RP3.1-10: Hydrogen embrittlement of pipeline steels, subcritical and critical crack growth

Executive Summary

This project elucidates the hydrogen embrittlement manifestations of gas pipeline steels by using electrolytic (cathodic) hydrogen charging combined with mechanical testing.The research addresses the current knowledge gaps around the sub-critical crack growth (formation) and critical crack growth (initiation) of steel pipes in hydrogen environemnt. The research evaluates:

  • the possibility of sub-critical crack growth in the tested pipeline steels, and the conditions for the initiation of cracks,
  • the dependence of the yield strength and ultimate tensile strength of the tested steels,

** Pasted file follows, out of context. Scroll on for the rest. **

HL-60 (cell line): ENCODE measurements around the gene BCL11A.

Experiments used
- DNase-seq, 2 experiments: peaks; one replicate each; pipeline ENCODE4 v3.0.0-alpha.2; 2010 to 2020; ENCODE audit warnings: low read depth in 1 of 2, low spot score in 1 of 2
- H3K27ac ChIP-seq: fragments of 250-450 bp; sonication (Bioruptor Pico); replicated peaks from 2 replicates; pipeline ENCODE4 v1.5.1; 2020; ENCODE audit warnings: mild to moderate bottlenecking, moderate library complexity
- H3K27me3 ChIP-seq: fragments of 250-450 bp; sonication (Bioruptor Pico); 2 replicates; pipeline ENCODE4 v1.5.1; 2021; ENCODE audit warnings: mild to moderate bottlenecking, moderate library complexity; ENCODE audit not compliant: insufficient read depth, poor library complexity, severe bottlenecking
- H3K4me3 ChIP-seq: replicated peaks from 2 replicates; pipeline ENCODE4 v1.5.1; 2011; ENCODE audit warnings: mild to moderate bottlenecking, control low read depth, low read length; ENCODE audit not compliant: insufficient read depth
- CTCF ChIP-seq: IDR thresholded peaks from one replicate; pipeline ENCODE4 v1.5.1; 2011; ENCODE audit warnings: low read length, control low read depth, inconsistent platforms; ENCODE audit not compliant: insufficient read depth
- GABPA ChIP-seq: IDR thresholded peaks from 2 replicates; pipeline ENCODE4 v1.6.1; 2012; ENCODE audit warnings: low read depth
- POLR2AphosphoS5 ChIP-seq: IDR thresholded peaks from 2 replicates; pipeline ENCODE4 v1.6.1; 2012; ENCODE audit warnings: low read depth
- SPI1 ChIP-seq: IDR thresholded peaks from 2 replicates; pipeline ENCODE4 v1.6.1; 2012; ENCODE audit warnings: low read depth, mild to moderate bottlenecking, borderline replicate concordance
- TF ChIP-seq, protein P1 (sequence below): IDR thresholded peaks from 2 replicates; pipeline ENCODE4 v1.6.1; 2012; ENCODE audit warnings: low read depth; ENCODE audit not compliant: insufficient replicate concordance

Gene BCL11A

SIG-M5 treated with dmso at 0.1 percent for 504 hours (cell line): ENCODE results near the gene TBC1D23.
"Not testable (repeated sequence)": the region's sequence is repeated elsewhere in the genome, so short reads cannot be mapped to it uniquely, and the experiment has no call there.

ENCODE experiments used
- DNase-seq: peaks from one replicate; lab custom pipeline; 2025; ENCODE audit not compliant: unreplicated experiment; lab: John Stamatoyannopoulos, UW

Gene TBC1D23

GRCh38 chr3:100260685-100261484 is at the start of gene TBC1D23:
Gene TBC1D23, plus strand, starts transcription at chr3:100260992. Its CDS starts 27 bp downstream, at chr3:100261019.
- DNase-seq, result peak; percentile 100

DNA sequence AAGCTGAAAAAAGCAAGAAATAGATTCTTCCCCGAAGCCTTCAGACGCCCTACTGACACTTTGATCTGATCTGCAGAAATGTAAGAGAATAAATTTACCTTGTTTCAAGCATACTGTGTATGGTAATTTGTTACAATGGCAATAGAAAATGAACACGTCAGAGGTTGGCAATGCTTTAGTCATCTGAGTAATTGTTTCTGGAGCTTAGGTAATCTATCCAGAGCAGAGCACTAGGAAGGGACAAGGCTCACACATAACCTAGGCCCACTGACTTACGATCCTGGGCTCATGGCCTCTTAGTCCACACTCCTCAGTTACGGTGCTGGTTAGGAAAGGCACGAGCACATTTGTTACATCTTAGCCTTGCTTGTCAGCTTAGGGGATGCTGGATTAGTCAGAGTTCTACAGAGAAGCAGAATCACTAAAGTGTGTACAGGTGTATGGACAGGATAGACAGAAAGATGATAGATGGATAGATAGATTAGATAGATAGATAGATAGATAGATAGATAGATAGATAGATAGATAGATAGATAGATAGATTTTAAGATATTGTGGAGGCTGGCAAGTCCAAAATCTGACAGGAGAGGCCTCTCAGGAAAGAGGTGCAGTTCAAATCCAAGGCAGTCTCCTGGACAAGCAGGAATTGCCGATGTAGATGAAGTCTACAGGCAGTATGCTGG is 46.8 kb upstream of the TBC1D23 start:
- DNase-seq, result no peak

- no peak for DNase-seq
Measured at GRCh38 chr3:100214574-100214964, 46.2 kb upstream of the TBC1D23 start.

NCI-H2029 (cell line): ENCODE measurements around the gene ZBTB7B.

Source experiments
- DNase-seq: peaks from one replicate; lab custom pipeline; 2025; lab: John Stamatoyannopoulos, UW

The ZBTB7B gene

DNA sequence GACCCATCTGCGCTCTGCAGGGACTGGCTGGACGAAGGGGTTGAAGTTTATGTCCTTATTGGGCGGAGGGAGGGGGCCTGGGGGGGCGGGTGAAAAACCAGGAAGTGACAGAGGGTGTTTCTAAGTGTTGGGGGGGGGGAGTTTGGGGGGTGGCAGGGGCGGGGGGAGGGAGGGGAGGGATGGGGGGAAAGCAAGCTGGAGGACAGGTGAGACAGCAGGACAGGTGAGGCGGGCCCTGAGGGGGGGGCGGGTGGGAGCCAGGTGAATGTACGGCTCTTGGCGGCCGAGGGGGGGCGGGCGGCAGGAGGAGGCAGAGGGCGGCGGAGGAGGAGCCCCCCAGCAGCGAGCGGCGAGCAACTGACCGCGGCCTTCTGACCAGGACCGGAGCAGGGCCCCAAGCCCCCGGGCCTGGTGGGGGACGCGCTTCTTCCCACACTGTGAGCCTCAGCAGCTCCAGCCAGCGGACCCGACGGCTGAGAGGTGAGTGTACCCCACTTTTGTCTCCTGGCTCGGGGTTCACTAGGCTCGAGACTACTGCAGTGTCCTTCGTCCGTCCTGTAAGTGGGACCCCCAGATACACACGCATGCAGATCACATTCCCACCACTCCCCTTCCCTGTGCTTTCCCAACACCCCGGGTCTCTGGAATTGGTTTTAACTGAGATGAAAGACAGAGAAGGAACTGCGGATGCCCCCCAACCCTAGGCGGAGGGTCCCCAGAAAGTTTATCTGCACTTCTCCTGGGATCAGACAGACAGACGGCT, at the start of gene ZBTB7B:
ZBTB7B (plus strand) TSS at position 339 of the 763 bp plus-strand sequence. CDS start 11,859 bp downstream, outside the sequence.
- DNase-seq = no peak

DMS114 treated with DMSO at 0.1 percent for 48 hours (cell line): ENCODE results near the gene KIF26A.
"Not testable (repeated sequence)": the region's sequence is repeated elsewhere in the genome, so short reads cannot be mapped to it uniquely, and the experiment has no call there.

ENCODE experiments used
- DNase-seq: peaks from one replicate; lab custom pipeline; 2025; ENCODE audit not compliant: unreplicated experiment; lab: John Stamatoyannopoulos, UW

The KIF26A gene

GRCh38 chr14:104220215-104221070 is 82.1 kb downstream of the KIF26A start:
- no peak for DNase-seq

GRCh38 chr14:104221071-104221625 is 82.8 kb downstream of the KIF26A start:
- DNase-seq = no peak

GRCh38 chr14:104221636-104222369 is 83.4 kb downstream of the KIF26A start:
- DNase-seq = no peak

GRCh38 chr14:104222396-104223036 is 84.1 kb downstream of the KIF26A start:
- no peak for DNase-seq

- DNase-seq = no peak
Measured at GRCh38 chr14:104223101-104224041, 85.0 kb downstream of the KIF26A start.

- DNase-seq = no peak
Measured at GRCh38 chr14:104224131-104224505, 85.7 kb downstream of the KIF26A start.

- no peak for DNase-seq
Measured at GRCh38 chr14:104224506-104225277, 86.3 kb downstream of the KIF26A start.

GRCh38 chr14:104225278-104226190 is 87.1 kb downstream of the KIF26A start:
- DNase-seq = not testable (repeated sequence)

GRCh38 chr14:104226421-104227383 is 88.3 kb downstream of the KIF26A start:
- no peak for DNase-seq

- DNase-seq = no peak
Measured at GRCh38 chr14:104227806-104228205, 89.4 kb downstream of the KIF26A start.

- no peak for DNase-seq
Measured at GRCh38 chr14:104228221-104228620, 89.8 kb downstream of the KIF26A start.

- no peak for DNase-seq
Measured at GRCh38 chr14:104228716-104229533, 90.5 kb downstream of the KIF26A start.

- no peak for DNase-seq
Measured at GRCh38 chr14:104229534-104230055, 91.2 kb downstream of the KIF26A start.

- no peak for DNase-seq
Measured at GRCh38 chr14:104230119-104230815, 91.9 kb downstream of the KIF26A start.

• the dependence of the steel toughness on hydrogen concentration,
  • the permissible safe operating pressure for each gas transmission pipeline, and tolerable defect sizes
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Commencement / End Date August 2020 to October 2024
Outcomes / Impact

Gas transmission pipeline operators need to know the safe operating conditions for pipelines carrying hydrogen – in particular, the permissible safe pressure, and tolerable defect sizes. Otherwise unexpected fractures can occur, with significant collateral damage.The project contributes to the determination of the safe operating limits of gas pipelines, and may allow for a less conservative approach than current standards for operation of hydrogen pressure vessels.

Partners University of Queensland, Griffith University, AGIG, SEA Gas, Jemena, APA Group
Research Contact

Douglas Proud

Research & Utilisation Program Coordinator